100 Years – The Movie You Will Never See

134831_54_news_hub_124625_656x500Robert Rodriguez and John Malkovich made a movie together that won’t be released until November 18, 2215. That’s right – 100 years from now. It’s literally locked up in a safe until then. Neither you nor I will likely still be around to see it, but Louis XIII Cognac (uncoincidentally also aged 100 years) is giving away 1000 metal tickets that will allow your descendents to attend the screening a 635837531158967487536239855_LouisXIII_100YearsOfficialTeaser15century from now. Well, not your descendents. The descendents of carefully selected “influential” individuals, who can no doubt afford the 3K price tag on a bottle of the Remy cognac. I’m sure their grandkids will be chomping at the bit to see the final unseen film from the man who brought them Sin City: A Dame To Kill For.

Aside from a publicity stunt, what is art without an audience? And in an age of micro-attention spans, 140 character tweets, and Redbull – is a century of secrecy maybe actually a good thing?

gAX9xv3And if we were to open a time capsule today containing a movie made 100 years ago intended for viewing in 2015, what would it look like?

Even Malkovich and Rodriguez haven’t seen the finished work – and I wonder if that’s like having an itch you can’t scratch for the rest of your life. I have it on good authority that they do, however, have those elusive metal tickets. I think they should make tickets available to the descendants of Richard Linklater and Ellar Coltrane – director and star of Boyhood, which made waves last year for being a measly 12 years in the making. Oh, only a dozen, Linklater? I’ll see your 12 and raise you A CENTURY. Microphone drop.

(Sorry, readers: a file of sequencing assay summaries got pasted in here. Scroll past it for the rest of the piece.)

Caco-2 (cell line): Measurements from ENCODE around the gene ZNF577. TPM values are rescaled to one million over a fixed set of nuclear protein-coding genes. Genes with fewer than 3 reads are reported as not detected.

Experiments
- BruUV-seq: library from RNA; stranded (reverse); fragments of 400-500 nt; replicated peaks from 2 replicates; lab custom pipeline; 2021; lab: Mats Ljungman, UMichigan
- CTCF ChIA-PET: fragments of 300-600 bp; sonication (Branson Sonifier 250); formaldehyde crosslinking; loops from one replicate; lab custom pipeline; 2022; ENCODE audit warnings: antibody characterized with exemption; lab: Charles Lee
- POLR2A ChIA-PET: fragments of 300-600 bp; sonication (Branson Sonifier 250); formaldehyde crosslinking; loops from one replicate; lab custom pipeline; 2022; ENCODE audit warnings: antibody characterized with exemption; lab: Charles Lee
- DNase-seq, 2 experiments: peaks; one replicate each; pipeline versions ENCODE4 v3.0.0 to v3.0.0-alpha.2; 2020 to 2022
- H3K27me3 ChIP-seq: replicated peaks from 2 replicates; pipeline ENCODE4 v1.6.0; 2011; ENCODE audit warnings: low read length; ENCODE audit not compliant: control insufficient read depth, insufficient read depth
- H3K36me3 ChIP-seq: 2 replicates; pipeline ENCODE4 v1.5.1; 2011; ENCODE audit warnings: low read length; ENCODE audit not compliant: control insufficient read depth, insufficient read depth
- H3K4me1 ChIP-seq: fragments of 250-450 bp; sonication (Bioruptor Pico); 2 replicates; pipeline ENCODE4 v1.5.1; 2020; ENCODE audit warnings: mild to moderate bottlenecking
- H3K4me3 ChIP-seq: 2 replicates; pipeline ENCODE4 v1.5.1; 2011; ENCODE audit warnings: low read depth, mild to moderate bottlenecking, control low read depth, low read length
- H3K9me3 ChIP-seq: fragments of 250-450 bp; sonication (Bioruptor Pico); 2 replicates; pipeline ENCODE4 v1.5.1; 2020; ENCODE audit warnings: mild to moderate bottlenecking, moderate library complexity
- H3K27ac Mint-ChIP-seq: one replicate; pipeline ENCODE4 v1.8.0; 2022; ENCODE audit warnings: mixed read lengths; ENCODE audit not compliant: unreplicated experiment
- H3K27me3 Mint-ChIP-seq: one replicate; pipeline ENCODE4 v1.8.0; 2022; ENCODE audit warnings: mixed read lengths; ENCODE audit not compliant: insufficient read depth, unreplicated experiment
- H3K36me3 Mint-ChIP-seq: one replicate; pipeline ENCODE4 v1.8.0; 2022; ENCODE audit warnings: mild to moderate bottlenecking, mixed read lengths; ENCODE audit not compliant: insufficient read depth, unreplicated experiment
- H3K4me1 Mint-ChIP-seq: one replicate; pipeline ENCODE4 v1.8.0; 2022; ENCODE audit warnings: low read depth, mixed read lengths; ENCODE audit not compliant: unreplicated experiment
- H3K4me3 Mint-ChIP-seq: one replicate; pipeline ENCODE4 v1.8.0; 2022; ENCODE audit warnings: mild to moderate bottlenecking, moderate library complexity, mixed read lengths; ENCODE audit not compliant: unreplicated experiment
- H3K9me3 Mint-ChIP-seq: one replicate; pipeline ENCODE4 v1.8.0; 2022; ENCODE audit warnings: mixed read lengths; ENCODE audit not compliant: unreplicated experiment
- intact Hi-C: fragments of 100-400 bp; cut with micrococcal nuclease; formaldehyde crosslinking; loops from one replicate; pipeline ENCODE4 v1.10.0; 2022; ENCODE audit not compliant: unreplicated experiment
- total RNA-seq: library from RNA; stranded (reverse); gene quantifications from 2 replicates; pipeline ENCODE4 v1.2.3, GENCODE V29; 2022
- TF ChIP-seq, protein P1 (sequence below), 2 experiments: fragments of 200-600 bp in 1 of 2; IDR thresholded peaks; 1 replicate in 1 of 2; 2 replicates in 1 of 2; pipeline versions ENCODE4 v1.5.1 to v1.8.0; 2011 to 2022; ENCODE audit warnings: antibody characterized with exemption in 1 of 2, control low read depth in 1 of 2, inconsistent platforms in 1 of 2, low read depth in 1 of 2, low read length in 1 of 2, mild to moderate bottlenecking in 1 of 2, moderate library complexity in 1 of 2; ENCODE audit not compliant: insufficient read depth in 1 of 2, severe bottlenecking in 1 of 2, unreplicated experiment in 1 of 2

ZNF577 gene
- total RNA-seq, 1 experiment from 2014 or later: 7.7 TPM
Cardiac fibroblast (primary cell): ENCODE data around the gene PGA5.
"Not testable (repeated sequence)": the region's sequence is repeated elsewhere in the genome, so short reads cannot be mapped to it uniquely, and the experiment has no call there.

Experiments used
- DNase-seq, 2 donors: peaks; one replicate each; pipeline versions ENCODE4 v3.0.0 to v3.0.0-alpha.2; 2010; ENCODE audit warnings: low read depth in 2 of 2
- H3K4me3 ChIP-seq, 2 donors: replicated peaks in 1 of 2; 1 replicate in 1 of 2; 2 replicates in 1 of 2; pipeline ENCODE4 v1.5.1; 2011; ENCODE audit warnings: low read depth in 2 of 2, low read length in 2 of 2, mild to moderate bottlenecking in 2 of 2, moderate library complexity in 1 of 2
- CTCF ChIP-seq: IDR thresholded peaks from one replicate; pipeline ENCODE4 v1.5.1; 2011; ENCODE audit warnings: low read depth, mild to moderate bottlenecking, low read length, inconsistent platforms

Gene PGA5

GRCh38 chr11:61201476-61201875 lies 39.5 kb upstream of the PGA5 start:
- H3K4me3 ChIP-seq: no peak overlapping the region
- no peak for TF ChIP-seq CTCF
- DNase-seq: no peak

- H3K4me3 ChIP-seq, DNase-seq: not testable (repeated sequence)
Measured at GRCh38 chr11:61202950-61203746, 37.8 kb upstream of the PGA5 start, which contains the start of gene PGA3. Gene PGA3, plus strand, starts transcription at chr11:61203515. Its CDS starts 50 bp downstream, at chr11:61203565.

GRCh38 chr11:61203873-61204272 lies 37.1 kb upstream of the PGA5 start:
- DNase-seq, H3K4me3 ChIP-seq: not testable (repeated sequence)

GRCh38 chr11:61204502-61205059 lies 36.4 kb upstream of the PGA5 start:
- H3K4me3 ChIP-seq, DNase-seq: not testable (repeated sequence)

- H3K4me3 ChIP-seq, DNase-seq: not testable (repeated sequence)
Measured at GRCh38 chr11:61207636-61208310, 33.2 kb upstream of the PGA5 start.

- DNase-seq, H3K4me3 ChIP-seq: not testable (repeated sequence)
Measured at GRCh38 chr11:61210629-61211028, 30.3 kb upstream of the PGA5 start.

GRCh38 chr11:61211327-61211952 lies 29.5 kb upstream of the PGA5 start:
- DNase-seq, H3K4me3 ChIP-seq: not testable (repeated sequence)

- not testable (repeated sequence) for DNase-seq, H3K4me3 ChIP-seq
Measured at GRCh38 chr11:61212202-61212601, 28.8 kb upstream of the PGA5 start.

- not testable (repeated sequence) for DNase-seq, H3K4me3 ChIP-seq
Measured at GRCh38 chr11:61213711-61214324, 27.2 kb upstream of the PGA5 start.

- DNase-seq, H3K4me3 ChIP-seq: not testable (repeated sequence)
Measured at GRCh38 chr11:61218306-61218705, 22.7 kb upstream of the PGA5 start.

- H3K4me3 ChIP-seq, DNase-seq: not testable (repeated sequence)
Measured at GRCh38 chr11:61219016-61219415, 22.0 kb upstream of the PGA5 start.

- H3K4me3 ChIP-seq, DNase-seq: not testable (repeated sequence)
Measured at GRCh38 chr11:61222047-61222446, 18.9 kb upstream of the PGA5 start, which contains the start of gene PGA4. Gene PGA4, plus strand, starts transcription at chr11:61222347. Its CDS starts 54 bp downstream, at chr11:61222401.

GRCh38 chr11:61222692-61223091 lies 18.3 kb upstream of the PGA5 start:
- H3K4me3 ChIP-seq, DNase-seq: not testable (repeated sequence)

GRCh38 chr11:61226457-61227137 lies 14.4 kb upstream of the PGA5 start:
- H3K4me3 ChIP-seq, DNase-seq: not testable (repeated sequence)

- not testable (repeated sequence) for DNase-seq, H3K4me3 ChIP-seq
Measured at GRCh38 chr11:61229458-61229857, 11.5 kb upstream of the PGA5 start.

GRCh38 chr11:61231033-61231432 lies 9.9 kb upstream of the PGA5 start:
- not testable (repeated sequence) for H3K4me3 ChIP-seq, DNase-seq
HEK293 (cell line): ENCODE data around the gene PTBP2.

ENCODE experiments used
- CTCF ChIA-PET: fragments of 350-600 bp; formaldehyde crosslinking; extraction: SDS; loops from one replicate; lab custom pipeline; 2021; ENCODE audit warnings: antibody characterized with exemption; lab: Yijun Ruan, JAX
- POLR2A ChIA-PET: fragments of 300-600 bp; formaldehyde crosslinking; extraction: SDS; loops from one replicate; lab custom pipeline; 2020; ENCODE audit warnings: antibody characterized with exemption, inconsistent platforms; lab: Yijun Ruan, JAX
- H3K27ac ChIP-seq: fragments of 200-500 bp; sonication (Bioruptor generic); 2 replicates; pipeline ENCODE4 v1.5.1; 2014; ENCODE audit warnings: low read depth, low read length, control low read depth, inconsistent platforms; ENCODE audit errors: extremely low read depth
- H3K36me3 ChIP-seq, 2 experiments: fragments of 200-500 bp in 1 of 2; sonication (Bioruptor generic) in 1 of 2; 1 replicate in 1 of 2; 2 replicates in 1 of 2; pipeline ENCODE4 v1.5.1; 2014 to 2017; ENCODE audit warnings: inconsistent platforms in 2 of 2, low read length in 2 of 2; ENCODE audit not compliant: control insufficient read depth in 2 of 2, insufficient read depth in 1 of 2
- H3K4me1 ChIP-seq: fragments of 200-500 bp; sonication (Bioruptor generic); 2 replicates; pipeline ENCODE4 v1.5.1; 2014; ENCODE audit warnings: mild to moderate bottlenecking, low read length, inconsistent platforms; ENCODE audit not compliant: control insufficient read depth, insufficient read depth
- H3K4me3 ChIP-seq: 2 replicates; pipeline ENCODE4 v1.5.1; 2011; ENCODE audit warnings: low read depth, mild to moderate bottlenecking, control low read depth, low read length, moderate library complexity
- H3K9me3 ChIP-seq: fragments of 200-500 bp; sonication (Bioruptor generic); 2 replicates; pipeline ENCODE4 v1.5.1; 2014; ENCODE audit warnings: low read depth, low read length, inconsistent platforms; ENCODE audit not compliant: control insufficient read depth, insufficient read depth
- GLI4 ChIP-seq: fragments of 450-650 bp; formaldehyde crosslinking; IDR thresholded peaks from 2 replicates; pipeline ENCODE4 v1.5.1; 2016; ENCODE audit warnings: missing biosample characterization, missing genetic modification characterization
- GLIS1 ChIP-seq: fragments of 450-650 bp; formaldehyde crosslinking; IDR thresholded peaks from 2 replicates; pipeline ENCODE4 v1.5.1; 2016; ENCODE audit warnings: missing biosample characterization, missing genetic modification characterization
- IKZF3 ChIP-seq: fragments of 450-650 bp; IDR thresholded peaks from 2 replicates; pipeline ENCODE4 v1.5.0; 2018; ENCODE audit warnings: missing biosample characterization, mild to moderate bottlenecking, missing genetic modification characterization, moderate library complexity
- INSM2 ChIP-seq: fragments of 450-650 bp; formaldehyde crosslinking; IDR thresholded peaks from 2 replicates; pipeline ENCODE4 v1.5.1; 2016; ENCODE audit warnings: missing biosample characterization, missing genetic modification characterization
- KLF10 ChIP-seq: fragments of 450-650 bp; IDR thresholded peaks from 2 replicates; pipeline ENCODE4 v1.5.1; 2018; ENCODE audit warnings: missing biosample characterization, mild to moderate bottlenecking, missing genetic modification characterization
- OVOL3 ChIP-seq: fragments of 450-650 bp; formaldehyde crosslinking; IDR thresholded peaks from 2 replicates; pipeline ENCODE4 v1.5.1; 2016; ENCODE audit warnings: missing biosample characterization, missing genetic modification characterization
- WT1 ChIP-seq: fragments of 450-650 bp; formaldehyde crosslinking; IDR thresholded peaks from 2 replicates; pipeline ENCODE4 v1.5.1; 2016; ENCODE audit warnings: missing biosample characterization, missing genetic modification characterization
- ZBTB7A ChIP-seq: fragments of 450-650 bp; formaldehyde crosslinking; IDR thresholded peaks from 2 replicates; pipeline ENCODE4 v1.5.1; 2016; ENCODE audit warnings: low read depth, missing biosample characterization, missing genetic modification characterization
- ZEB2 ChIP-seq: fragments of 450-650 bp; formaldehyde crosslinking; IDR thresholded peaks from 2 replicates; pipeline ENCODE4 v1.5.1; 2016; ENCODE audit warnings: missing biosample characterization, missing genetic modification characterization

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5 thoughts on “100 Years – The Movie You Will Never See

  1. mikeladano

    Wu-Tang Clan just pulled a similar stunt. They made a new album and pressed one copy. Just one. They sold it for 7 figures with a strict contract that the album cannot be leaked or heard by the general public for 88 years! Until then only one buyer and his or her friends get to hear it.

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  2. bp7o9

    An interesting marketing concept. Too bad it’s done for the same 1%ers who seem to get all the rest of the goodies. Why can’t those tickets go to film or art students? People who might actually appreciate the work done?

    I guess nobody cares so long as they have the money from it right now. Art shouldn’t have to be ‘secret’ to be sold. Rodriguez AND Malkovich score negative ten from me on this.

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